Faulty $1.9M tank sits unused

Source: http://www.hawaiitribune-herald.com, April 14, 2011
By Nancy Cook Lauer

Legal fight drags on for 2004 project
The engineering firm that designed a $1.9 million water tank county officials say is defective has been considered for 18 additional county contracts but was awarded only one since the county sued it.

The Department of Water Supply filed a lawsuit against consultant Wesley R. Segawa & Associates in September 2009. The county had paid Segawa $109,300 to design the tank and assist the Water Board during the bidding and construction process. The tank project was paid for with customer fees collected by the department.

The million-gallon water tank has sat, unused, at Komohana and Kawailani streets in Hilo since 2004. The Water Department claims the concrete roof is cracked and sagging because of poor design and deficient steel reinforcement.

While the lawsuit drags on, state procurement law doesn’t give the county the authority to prohibit Segawa from future work. But it can take past performance into account when awarding contracts, the law states.

The county annually solicits statements of qualifications from consultants. A three-person agency panel ranks three or more companies from that list, and then the purchasing agency negotiates with the contractors in order of ranking.

Segawa has been considered for a variety of projects since the county sued it, most recently a $30,000 Public Works Department contract awarded April 6 to Harold Sugiyama LLC to inspect bridges.

But the only contract awarded to Segawa was a $6,026 supplement in March 2010 to a Public Works Department contract to upgrade Palani Road.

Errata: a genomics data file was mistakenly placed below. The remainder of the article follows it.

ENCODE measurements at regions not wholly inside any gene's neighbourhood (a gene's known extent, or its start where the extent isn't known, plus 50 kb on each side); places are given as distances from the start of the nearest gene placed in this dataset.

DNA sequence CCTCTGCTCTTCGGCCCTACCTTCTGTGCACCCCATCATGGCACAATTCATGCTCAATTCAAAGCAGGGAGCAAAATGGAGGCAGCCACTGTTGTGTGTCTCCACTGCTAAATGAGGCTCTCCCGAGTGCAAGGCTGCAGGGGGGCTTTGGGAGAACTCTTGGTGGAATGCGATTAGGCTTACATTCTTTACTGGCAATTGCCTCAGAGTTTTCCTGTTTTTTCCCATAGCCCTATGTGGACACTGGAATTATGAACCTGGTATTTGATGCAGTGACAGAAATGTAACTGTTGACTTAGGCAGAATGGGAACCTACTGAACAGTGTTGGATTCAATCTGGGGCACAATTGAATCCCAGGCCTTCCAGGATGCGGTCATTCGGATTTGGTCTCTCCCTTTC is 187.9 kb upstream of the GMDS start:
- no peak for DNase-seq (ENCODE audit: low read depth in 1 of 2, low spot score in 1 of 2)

In the water tank lawsuit, Assistant Corporation Counsel Katherine Garson is asking the court to make Segawa pay the costs for repair, removal or replacement of the tank, plus damages, costs and attorneys’ fees. She’s asking for a jury trial in the case. Segawa has denied the allegations in the lawsuit.

“We are working together toward a mutual resolution,” Garson said this week.

Segawa’s attorney, Randall K. Schmit, didn’t return a phone call. Earlier, Schmit had sued the contractor building the tank, Jas. W. Glover Ltd. But allegations against the builder have since been dropped.

Debarment or suspension of contractors from the procurement list are considered only in serious cases, such as criminal conviction for embezzlement, antitrust violations and contract violations that include “deliberate failure without good cause to perform,” under the state law.

Deputy Corporation Counsel Brooks Bancroft, who is representing the Water Department in the litigation, said he couldn’t comment on county procurement policies, which are based on state law.

Bancroft is optimistic the county will reach a settlement with Segawa that includes a remediation plan. He said there are no hearings or court dates scheduled, but the case is moving as expeditiously as possible while protecting the county’s investment.

“The ultimate goal is to arrive at a remediation plan that will permanently fix the problem and the water department’s and the taxpayers’ interests are protected by any settlement of the issues,” Bancroft said.

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